Authors: Richa Goyal, Arne Jacobson, Robin Gravesteijn
Solar home systems can be costly, especially for low income households. As a result, a majority of low income people have been unable to access clean energy technology to meet their energy needs. The introduction of innovative financing models like pay-as-you-go (PAYGO) provide a new window of opportunity.
UNCDF’s CleanStart Programme, in partnership with SolarAid/Acumen and the Schatz Energy Research Center (SERC), is conducting research on energy adoption patterns in Uganda. The research seeks to investigate the validity of the ‘solar energy ladder’ hypothesis and determine the patterns in which users adopt higher levels of solar based energy access. The study will also investigate if flexible consumer financing options can help enable higher levels of energy access and if PAYGO options have the ability to expand access and use of mobile banking.
This blog series reveals some of the early outcomes of the study. Our first blog showed that dissatisfaction and high cost associated with traditional energy sources and the utility grid generates significant market demand for solar off-grid energy. The second blog demonstrated the importance of direct marketing and delivery channels in driving the solar product purchase decisions of customers.
In our third and final blog before launching our report, we look at the role of pay-as-you-go financing in enabling adoption of mini-solar home systems. In particular, we examine how PAYGO options impact energy access, affordability and general financial inclusion. Here are some initial findings.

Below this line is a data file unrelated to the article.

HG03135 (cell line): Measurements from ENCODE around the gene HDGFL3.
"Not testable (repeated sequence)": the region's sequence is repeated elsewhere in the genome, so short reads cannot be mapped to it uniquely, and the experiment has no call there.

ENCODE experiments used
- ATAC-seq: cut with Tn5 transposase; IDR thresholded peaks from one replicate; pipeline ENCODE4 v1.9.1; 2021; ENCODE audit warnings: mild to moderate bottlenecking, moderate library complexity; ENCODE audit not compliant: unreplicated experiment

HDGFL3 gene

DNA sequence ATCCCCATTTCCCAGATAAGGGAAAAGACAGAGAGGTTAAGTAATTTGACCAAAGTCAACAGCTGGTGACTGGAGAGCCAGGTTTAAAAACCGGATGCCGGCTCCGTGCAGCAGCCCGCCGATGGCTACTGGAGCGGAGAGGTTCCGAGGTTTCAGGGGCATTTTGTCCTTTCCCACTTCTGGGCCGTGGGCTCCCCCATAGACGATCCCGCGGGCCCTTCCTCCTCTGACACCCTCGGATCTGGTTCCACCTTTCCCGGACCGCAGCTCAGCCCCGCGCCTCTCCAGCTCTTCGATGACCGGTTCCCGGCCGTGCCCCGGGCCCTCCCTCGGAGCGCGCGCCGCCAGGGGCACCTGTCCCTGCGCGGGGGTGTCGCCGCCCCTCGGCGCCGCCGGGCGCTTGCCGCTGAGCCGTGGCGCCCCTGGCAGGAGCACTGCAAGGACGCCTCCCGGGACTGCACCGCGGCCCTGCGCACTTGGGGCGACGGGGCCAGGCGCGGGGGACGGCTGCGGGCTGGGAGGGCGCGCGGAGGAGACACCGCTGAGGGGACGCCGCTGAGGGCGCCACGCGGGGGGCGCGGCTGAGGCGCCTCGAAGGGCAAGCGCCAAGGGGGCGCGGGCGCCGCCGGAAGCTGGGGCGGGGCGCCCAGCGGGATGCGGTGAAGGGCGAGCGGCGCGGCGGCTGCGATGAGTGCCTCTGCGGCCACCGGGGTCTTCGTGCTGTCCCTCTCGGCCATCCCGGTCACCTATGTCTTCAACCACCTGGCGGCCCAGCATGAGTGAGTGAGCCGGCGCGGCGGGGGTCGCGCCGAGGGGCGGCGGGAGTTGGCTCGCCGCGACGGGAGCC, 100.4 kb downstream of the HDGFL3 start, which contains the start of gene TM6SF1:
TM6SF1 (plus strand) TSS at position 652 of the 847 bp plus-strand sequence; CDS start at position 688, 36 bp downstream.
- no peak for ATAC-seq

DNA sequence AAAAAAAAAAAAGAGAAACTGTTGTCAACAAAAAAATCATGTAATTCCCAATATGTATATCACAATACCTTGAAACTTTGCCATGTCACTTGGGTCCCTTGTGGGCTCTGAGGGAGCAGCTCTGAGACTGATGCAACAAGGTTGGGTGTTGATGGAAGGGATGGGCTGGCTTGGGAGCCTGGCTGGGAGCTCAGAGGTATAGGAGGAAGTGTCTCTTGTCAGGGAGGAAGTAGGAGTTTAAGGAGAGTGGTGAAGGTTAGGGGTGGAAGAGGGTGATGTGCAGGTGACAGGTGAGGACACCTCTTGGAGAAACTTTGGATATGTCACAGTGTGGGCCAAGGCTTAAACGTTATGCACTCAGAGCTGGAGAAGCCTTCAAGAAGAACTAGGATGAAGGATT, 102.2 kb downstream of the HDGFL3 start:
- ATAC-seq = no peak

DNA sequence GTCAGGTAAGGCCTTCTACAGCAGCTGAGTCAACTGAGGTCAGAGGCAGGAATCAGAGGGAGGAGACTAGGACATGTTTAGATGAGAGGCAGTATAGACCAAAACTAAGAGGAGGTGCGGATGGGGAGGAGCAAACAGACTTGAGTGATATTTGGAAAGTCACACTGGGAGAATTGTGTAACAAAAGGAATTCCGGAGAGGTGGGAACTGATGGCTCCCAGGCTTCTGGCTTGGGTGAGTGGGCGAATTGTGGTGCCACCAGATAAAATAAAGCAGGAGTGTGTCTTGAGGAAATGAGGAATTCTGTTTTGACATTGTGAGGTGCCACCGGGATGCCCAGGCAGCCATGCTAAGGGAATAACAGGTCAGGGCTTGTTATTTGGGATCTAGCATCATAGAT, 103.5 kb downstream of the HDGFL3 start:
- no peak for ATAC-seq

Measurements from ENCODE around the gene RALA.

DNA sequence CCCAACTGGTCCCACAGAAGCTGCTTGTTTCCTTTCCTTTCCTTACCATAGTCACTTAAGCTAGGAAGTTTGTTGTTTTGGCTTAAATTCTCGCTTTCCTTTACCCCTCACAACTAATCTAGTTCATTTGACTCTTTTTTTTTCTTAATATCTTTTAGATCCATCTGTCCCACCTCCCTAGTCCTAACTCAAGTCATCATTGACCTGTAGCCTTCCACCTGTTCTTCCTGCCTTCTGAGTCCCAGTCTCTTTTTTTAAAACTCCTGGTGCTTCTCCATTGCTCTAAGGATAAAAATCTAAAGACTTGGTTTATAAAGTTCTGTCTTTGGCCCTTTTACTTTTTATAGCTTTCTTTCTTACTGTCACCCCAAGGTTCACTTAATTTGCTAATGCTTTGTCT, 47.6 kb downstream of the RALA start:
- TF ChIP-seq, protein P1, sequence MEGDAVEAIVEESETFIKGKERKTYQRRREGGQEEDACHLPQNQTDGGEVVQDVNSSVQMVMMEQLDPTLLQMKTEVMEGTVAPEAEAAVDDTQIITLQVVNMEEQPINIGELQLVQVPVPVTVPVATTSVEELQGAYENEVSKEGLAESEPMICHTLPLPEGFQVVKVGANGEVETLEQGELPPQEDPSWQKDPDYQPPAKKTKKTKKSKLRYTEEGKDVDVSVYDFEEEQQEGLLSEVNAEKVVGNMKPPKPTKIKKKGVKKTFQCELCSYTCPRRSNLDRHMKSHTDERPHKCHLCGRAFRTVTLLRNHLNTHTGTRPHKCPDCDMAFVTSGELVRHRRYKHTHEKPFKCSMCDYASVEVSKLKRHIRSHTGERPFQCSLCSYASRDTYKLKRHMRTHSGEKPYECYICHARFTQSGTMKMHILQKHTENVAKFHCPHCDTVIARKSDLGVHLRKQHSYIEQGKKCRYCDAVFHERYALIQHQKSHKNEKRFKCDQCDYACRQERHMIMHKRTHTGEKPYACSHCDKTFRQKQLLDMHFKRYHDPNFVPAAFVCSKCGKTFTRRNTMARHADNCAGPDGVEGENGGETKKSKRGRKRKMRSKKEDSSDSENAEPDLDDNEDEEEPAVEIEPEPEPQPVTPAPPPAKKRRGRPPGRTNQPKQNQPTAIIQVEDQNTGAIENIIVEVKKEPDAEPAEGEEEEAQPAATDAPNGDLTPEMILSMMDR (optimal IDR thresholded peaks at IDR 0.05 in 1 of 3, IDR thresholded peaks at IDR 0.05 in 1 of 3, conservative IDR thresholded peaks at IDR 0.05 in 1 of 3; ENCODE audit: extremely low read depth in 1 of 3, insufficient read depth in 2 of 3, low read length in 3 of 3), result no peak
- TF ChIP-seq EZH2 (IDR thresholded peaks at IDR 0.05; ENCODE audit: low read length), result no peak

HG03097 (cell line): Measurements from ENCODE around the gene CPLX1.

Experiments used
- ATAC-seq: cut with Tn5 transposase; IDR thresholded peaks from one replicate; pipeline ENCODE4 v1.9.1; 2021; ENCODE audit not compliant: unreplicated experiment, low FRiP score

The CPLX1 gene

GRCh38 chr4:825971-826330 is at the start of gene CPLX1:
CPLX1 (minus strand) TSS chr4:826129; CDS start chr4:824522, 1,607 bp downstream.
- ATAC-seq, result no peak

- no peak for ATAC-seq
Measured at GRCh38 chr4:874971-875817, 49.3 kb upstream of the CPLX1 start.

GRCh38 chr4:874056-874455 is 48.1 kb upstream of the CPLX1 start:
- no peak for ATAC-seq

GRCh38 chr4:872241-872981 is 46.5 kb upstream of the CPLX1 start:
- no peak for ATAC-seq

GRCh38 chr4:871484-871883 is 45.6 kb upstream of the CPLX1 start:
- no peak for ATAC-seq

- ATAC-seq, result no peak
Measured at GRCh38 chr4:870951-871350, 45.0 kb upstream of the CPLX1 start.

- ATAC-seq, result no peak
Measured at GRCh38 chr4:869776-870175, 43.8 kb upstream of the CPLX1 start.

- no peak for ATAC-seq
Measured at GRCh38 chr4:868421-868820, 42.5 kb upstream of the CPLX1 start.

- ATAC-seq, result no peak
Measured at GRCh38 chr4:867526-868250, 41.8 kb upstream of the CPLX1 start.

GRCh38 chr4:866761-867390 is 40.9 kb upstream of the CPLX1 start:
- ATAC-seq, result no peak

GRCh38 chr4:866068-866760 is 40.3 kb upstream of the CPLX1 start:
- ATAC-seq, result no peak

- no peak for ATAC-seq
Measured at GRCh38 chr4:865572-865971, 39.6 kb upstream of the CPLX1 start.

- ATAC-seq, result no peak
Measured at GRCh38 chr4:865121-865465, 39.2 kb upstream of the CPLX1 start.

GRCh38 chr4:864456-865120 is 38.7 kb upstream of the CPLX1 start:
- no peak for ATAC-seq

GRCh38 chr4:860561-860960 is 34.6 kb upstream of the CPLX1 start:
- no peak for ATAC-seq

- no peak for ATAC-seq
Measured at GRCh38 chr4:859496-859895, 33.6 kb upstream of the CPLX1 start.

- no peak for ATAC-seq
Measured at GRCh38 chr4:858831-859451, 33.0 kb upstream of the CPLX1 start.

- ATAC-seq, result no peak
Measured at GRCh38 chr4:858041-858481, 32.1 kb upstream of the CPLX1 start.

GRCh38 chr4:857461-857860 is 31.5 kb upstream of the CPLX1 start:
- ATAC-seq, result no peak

There is substantial reduction in use of traditional fuels with adoption of solar products
After adopting solar products, 55% respondents across all levels of solar energy access reported that they did not use existing energy sources such as kerosene, candles, dry cell batteries, and paid mobile phone charging services. This is indicative of a perfect substitution of these ‘status quo’ energy options with solar among these households. The study examined the solar off-grid product adoption behavior of three respondent groups:
- users of small solar portable lanterns (SPLs)
- users of mini-solar home systems (SHS)
- users of large solar home systems
The level of perfect substitution of traditional fuels with solar technologies is higher for large SHS owners at 82%, compared to mini-SHS users at 51% and SPL owners at 40%. It is not surprising that large system owners substitute greater levels of their lighting and mobile charging demand with solar systems, and, hence, have a lower reliance on traditional fuels.